Students entering Zayed University are expected to become active participants in their learning. However, the majority of these students have come from a public education system that is recognized to focus on teacher-centered passive learning. Students may be unprepared for this transition. This paper reports on a case study of changes in performance and motivation for students transitioning from passive learning to active learning. Three students from the public education system were followed through two consecutive courses employing increasing active learning. Methods included observations, surveys, and interviews. Results indicate that the initial transition from passive learning to active learning has a negative impact, mainly due to inadequate preparation. However, subsequent development of skills through exposure results in improvement to the extent that motivation and performance exceed high school levels. It is concluded that the transition from active learning has the capacity to greatly improve student achievement if properly managed.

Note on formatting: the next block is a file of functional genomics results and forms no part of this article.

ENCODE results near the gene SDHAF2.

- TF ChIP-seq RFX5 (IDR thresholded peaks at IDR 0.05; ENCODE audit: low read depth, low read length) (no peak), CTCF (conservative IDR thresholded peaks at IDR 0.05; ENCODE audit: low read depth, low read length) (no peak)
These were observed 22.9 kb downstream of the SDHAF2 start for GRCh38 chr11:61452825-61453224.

|Original language||English (US)|
|Journal||Learning & Teaching in Higher Education: Gulf Perspectives|
|State||Published - 2004|